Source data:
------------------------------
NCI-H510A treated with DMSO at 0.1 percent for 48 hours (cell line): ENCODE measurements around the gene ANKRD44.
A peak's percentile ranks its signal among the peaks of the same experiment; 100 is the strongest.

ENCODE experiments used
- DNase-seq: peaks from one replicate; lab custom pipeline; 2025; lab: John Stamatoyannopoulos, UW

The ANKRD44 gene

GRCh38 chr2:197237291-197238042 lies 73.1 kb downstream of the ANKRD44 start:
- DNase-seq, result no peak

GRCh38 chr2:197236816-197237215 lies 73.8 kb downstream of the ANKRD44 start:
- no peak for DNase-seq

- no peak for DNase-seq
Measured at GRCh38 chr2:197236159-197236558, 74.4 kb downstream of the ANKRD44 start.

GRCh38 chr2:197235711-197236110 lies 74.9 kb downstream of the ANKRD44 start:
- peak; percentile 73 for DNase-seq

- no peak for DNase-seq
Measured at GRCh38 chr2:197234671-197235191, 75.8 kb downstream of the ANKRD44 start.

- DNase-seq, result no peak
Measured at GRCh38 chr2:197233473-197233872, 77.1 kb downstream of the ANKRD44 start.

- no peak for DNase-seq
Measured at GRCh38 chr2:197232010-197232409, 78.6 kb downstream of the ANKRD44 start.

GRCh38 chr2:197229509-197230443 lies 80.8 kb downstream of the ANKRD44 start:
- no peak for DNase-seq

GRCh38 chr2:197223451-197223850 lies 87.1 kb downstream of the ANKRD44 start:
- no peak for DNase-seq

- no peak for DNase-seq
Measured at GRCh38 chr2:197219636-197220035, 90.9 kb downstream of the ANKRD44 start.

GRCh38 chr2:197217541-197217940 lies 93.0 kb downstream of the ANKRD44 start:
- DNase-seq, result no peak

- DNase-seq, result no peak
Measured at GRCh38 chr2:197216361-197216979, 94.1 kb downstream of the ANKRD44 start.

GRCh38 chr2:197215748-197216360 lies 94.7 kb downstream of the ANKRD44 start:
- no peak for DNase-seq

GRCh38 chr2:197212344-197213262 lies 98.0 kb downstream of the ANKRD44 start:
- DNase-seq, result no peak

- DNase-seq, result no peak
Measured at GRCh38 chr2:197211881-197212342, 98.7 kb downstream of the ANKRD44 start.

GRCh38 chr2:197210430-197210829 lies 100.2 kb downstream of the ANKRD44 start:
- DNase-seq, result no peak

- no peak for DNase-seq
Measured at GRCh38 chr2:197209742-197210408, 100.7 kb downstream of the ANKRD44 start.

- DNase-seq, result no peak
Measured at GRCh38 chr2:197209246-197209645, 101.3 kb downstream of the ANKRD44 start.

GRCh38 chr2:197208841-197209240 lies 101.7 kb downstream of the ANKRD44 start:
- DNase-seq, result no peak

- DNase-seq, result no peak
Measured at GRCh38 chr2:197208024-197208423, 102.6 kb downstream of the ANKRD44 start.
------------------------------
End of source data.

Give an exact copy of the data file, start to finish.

NCI-H510A treated with DMSO at 0.1 percent for 48 hours (cell line): ENCODE measurements around the gene ANKRD44.
A peak's percentile ranks its signal among the peaks of the same experiment; 100 is the strongest.

ENCODE experiments used
- DNase-seq: peaks from one replicate; lab custom pipeline; 2025; lab: John Stamatoyannopoulos, UW

The ANKRD44 gene

GRCh38 chr2:197237291-197238042 lies 73.1 kb downstream of the ANKRD44 start:
- DNase-seq, result no peak

GRCh38 chr2:197236816-197237215 lies 73.8 kb downstream of the ANKRD44 start:
- no peak for DNase-seq

- no peak for DNase-seq
Measured at GRCh38 chr2:197236159-197236558, 74.4 kb downstream of the ANKRD44 start.

GRCh38 chr2:197235711-197236110 lies 74.9 kb downstream of the ANKRD44 start:
- peak; percentile 73 for DNase-seq

- no peak for DNase-seq
Measured at GRCh38 chr2:197234671-197235191, 75.8 kb downstream of the ANKRD44 start.

- DNase-seq, result no peak
Measured at GRCh38 chr2:197233473-197233872, 77.1 kb downstream of the ANKRD44 start.

- no peak for DNase-seq
Measured at GRCh38 chr2:197232010-197232409, 78.6 kb downstream of the ANKRD44 start.

GRCh38 chr2:197229509-197230443 lies 80.8 kb downstream of the ANKRD44 start:
- no peak for DNase-seq

GRCh38 chr2:197223451-197223850 lies 87.1 kb downstream of the ANKRD44 start:
- no peak for DNase-seq

- no peak for DNase-seq
Measured at GRCh38 chr2:197219636-197220035, 90.9 kb downstream of the ANKRD44 start.

GRCh38 chr2:197217541-197217940 lies 93.0 kb downstream of the ANKRD44 start:
- DNase-seq, result no peak

- DNase-seq, result no peak
Measured at GRCh38 chr2:197216361-197216979, 94.1 kb downstream of the ANKRD44 start.

GRCh38 chr2:197215748-197216360 lies 94.7 kb downstream of the ANKRD44 start:
- no peak for DNase-seq

GRCh38 chr2:197212344-197213262 lies 98.0 kb downstream of the ANKRD44 start:
- DNase-seq, result no peak

- DNase-seq, result no peak
Measured at GRCh38 chr2:197211881-197212342, 98.7 kb downstream of the ANKRD44 start.

GRCh38 chr2:197210430-197210829 lies 100.2 kb downstream of the ANKRD44 start:
- DNase-seq, result no peak

- no peak for DNase-seq
Measured at GRCh38 chr2:197209742-197210408, 100.7 kb downstream of the ANKRD44 start.

- DNase-seq, result no peak
Measured at GRCh38 chr2:197209246-197209645, 101.3 kb downstream of the ANKRD44 start.

GRCh38 chr2:197208841-197209240 lies 101.7 kb downstream of the ANKRD44 start:
- DNase-seq, result no peak

- DNase-seq, result no peak
Measured at GRCh38 chr2:197208024-197208423, 102.6 kb downstream of the ANKRD44 start.